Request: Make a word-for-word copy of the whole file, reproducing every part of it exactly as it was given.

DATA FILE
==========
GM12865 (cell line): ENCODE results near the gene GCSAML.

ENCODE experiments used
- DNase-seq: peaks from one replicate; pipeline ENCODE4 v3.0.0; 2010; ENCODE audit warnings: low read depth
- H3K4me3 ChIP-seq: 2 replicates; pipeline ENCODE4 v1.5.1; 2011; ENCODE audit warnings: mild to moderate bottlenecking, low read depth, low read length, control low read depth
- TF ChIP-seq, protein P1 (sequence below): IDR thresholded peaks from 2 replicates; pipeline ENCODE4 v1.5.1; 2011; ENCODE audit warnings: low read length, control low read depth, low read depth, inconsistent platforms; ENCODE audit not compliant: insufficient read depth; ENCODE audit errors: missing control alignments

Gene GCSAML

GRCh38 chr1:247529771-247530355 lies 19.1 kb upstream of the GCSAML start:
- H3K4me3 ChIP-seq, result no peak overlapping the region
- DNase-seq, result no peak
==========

GM12865 (cell line): ENCODE results near the gene GCSAML.

ENCODE experiments used
- DNase-seq: peaks from one replicate; pipeline ENCODE4 v3.0.0; 2010; ENCODE audit warnings: low read depth
- H3K4me3 ChIP-seq: 2 replicates; pipeline ENCODE4 v1.5.1; 2011; ENCODE audit warnings: mild to moderate bottlenecking, low read depth, low read length, control low read depth
- TF ChIP-seq, protein P1 (sequence below): IDR thresholded peaks from 2 replicates; pipeline ENCODE4 v1.5.1; 2011; ENCODE audit warnings: low read length, control low read depth, low read depth, inconsistent platforms; ENCODE audit not compliant: insufficient read depth; ENCODE audit errors: missing control alignments

Gene GCSAML

GRCh38 chr1:247529771-247530355 lies 19.1 kb upstream of the GCSAML start:
- H3K4me3 ChIP-seq, result no peak overlapping the region
- DNase-seq, result no peak